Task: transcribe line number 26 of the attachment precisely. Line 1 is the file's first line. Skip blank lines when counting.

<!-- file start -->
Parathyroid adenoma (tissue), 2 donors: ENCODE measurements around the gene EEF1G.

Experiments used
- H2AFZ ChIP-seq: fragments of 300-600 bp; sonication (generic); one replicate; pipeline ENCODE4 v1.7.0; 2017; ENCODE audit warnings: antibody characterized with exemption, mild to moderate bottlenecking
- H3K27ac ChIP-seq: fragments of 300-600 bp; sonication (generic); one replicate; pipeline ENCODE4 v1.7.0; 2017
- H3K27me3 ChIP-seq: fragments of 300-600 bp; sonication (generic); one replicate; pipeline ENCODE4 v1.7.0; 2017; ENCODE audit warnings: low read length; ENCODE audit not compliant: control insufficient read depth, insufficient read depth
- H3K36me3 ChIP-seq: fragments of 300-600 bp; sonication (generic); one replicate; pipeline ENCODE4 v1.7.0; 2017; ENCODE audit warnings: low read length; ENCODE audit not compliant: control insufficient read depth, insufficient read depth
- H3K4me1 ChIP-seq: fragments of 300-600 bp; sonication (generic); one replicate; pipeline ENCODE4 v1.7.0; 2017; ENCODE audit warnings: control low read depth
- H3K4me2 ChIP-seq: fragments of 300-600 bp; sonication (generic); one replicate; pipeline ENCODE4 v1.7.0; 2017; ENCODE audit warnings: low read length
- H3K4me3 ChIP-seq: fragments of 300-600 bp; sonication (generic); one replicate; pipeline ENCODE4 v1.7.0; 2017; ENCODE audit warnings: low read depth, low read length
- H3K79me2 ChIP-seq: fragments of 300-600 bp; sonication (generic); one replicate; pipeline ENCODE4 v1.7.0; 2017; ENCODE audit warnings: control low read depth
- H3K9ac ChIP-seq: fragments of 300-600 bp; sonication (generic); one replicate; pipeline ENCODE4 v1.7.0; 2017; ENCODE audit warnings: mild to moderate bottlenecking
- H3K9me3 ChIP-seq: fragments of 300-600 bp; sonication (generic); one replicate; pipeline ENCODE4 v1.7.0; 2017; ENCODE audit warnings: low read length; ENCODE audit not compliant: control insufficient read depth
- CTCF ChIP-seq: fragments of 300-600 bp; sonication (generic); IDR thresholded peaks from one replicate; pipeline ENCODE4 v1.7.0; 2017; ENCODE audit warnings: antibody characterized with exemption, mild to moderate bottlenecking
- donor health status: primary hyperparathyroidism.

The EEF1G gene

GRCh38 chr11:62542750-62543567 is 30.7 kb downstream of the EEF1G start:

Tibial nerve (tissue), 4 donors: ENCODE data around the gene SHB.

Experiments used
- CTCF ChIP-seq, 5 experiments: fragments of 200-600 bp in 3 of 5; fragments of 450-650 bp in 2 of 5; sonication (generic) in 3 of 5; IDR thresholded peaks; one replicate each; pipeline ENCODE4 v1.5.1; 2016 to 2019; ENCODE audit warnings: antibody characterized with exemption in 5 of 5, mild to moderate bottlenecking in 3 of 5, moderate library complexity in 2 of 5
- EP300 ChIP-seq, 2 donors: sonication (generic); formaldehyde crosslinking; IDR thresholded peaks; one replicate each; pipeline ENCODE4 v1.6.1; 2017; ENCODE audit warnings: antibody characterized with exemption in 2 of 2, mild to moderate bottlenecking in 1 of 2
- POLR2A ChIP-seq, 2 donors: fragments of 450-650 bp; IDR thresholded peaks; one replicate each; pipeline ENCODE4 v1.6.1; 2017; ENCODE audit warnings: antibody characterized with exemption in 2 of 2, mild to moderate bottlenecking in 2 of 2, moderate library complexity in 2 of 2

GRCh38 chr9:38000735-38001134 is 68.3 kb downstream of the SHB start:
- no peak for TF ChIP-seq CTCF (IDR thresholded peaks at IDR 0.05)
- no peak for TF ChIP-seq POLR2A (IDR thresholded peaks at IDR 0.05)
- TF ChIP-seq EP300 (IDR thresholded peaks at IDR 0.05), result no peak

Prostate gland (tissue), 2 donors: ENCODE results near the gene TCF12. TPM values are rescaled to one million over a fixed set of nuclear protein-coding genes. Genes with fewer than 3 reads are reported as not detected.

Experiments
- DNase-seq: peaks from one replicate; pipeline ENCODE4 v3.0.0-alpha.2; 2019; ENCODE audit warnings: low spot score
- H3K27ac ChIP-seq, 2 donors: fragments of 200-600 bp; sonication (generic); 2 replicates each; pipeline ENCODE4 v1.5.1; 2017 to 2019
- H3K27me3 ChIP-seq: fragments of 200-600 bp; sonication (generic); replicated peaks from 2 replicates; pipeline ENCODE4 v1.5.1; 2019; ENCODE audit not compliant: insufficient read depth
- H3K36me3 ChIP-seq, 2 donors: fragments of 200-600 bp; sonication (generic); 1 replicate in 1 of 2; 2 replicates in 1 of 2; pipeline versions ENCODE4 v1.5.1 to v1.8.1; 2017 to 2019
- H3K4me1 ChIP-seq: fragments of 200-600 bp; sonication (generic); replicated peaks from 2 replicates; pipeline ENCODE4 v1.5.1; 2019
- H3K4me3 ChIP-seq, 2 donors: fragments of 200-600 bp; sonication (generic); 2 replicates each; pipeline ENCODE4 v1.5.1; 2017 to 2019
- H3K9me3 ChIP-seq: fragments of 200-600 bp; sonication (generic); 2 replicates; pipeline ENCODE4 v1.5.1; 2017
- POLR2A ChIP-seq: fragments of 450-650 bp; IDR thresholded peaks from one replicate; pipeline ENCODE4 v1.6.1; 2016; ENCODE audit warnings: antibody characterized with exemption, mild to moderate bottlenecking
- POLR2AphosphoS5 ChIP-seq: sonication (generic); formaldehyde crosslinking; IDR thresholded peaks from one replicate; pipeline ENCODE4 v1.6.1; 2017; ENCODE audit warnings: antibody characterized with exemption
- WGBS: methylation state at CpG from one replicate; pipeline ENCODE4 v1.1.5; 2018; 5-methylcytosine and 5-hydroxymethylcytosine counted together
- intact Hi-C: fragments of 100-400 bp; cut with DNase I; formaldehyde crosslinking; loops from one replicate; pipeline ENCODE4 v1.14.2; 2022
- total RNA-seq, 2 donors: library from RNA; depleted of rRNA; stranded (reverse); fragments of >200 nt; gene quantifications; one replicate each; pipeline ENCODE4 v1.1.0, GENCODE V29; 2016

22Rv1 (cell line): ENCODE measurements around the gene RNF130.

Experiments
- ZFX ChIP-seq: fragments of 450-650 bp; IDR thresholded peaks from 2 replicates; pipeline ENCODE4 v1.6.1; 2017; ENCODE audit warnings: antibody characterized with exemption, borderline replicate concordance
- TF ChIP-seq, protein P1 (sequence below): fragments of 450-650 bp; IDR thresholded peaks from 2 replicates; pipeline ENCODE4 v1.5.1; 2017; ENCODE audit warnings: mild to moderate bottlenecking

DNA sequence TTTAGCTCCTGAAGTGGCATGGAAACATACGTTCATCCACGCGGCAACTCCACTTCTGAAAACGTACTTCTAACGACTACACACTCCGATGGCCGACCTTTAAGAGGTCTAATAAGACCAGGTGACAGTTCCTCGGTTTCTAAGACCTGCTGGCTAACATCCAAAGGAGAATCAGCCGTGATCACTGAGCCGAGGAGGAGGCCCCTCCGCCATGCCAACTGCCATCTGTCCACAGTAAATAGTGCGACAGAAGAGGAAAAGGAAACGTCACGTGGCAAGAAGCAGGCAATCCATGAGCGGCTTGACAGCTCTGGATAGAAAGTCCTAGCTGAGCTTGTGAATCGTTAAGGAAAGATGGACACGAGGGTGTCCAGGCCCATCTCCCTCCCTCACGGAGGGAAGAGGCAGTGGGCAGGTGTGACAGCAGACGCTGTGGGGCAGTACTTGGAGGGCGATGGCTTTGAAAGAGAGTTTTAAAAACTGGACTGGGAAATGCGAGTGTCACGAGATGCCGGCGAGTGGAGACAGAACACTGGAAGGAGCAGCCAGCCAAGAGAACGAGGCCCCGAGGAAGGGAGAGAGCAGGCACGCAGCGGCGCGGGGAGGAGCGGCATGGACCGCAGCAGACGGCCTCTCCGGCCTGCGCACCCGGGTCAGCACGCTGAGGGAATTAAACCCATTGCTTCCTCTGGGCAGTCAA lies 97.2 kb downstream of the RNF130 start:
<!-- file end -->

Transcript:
Prostate gland (tissue), 2 donors: ENCODE results near the gene TCF12. TPM values are rescaled to one million over a fixed set of nuclear protein-coding genes. Genes with fewer than 3 reads are reported as not detected.